Middle and Upper School students had been interested in forming a robotics team with the introduction of the IDEAS Lab makerspace at SRDS in 2015. After discussing how it might fit into the schedule and curriculum as well as receiving a generous donation from a family, a few students stepped up to lead the team. Mrs. Bluth, computer science and math teacher, took on the research and initial coaching duties. She attended several NJ First information sessions and coordinated students to attend and observe at a First competition in NYC in the Summer of 2018. Mrs. Bluth was able to get permission from Eileen Lambert, SRDS Head of School, and recruited a handful of Upper School students to get started.
As the school year started, students responded to a survey where they were asked to indicate their commitment and what their goals were. The responses broke down into primarily two goals:
I want to learn how to code and program. I also want to learn how to physically build a robot. I've always wanted to learn how to do these things but never had anyone to teach me.
I want to be able to learn the difference components of robotics. From having no experience, it seems very interesting to me that we are able to build a robot and compete.
Upon further reflection and examination of all that teams try to do in FTC, the team agreed that this year the primary goal was:to figure out how to compete successfully in an FTC match, and to attend one competition.
Our Rookie Year
We ordered a REV kit in September 2018 and began meeting during school club times as well as after school Monday through Friday. Mrs. Bluth recruited Laura Hollis, Director of Technology and Verne Becker, Technology Integrator to help coach and coordinate the team. She also registered the team for several events during the FTC robotics season. Stephen Savas and Daniel Suh, both Upper School students, coordinated a meeting at which the name RoboRebels was selected for the team while Colin Costello, also an upper school student, took on designing a team logo.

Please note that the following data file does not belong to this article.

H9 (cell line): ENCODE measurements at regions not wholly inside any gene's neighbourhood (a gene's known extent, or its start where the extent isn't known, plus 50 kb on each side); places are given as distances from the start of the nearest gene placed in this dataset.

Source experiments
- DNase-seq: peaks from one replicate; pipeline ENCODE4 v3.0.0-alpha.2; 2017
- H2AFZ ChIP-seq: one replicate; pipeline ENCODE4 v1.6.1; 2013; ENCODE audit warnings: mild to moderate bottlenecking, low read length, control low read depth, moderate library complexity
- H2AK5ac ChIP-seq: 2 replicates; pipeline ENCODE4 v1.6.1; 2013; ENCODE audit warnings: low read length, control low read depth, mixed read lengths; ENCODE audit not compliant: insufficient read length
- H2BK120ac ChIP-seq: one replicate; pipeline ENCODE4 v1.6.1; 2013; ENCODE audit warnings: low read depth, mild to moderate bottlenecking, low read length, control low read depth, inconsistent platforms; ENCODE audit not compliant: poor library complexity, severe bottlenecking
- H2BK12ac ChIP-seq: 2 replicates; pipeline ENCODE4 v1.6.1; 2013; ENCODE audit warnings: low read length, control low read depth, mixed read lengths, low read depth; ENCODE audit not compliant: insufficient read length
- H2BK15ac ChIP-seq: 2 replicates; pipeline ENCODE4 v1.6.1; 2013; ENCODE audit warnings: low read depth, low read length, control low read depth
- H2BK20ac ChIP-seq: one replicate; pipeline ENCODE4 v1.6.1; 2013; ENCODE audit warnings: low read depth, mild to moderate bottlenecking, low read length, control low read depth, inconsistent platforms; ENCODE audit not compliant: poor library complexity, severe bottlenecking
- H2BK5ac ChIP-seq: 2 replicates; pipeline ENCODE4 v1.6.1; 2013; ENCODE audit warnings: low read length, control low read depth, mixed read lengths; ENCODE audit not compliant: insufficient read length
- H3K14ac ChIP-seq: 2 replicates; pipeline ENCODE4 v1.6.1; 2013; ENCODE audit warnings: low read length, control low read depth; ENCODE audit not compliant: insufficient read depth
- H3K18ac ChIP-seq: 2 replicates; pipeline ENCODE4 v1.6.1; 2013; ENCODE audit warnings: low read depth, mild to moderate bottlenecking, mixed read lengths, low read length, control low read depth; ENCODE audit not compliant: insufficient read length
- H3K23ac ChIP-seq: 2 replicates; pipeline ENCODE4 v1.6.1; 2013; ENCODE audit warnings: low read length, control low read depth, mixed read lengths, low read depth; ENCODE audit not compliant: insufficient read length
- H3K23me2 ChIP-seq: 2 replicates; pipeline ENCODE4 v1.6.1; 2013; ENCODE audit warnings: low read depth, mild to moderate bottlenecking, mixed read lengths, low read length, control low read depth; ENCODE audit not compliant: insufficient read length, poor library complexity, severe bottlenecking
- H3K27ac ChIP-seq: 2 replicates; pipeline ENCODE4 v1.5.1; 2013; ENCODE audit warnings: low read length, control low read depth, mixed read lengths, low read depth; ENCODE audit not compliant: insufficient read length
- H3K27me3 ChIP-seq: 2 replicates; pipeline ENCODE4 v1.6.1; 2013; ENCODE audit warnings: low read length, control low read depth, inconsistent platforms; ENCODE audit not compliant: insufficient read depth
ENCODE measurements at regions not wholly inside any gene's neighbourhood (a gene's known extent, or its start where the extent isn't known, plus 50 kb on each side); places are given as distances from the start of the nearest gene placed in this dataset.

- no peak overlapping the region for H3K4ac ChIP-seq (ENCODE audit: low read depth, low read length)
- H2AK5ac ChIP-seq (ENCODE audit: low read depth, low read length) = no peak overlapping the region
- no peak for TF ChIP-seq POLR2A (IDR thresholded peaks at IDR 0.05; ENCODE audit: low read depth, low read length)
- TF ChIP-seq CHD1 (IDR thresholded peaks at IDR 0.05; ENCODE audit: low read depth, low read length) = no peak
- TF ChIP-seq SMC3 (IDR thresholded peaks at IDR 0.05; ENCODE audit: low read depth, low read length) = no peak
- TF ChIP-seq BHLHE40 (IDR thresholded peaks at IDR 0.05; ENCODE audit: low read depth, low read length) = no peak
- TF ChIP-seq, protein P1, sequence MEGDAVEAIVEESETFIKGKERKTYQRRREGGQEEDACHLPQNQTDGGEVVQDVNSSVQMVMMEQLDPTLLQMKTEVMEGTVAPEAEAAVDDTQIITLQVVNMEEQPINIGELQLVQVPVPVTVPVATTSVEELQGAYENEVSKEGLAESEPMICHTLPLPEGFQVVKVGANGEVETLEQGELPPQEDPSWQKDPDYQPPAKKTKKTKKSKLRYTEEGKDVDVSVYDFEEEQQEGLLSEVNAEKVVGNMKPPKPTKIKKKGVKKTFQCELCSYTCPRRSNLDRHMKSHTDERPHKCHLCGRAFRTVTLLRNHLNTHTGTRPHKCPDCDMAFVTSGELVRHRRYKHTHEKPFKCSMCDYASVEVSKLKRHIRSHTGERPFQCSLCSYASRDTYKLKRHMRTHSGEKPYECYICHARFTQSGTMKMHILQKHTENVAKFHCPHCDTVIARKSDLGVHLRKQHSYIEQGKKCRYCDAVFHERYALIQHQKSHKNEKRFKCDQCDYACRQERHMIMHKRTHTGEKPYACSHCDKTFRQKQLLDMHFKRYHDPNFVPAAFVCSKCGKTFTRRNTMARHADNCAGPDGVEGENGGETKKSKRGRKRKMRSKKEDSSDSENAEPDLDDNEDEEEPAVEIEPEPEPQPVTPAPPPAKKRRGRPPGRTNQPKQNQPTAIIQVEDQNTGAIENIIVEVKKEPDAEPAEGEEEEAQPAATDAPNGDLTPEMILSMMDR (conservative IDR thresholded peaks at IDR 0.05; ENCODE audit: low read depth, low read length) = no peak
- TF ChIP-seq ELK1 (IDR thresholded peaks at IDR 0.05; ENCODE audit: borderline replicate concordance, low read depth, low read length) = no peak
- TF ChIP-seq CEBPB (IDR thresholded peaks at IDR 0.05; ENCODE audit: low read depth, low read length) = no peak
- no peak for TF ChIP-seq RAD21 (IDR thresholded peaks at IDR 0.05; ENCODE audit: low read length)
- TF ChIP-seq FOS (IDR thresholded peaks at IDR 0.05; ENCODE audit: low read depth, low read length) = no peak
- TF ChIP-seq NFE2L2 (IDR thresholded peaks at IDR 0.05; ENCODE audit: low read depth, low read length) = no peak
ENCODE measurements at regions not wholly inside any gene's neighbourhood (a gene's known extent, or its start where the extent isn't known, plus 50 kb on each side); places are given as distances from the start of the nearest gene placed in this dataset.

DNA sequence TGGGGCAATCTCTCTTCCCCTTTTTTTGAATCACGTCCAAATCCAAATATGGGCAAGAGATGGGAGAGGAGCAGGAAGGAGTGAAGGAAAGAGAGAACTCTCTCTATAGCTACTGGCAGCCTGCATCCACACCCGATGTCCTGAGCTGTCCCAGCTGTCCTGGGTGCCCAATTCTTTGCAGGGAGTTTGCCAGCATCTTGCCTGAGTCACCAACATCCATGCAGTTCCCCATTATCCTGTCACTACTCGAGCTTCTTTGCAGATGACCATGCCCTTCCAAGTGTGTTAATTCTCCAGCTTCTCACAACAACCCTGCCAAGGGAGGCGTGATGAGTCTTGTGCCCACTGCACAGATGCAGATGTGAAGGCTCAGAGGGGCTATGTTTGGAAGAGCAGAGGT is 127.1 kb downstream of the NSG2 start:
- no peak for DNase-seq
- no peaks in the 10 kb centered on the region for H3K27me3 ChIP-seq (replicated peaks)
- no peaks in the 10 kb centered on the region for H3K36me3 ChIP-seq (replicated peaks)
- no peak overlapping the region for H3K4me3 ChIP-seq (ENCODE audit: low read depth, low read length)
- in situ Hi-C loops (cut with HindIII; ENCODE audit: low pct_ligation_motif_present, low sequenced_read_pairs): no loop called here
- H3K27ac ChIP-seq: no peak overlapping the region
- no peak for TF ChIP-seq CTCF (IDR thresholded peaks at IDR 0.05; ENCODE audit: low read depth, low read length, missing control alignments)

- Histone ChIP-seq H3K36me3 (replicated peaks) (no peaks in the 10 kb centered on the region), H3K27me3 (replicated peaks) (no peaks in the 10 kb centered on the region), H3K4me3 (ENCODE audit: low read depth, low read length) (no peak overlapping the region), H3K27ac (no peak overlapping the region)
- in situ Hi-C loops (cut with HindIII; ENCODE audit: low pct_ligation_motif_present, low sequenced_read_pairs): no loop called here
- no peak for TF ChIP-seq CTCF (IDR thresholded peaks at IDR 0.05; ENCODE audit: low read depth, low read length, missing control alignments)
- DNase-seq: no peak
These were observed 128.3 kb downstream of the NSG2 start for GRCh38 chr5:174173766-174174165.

Not knowing how to build a robot, the team found plans for a basic REV robot and built that in time for the practice event at Dwight-Englewood in early October. About fifteen students from grades 7-12 attended this practice. The team worked on building their robot, meeting other teams, gathering information and even competing in their first ever scrimmage match against the Ironmen from Don Bosco. The team was very excited that we were able to move the robot fully over the barrier at the end of the scrimmage. After the event, the team shared a short video with the school, and for days other students talked excitedly about the team's success.
During the practice, the team moved the expansion hub and battery so that there would be more room for some kind of grabbing device There were plans for some kind of claw, and scratches on paper, but no progress was made on that idea. Shortly before the first competition in November 2018 at Morris Knolls High School, a REV video showing the linear motion system was discovered. There was not enough time to add this feature to the robot for the competition, but a servo with a pole was added so that minerals could be pushed and then the pole could be moved out of the way to get over the barrier.
The six students and two coaches attended the competition at Morris Knolls High School in November as their first competitive event. We were excited to pass inspection for the first time. The servo did not work as intended initially, but Alex, the coder, adjusted the program and Stephen adjusted the bar so that by the end of the competition it worked as we had hoped. We were proud that we were able to contribute points to every match we participated in. We were usually able to get over the barrier.
When we came back from that event we were prepared to add a linear motion system as our lifting device After 3 weeks of discussion and failures, we added the landing system. With only 4 days to go, we realized it wouldn't stay in place until the event started. Two days of scrambling resulted in two ropes in opposite directions on the same motor. This locked the robot in a hanging position until the autonomous phase began. The day before the next competition in December, our coder wrote code which would move the motor during autonomous and lower the robot.
Six students, two coaches, and one mentor attended the next competition in December 2018 at Brooklawn Middle School. We were extremely excited when the robot landed in the third match, only to be stunned when it spun and collided into another robot! We fixed that problem by the end of the day and were so proud when we ranked 12th out of 30 teams for the day.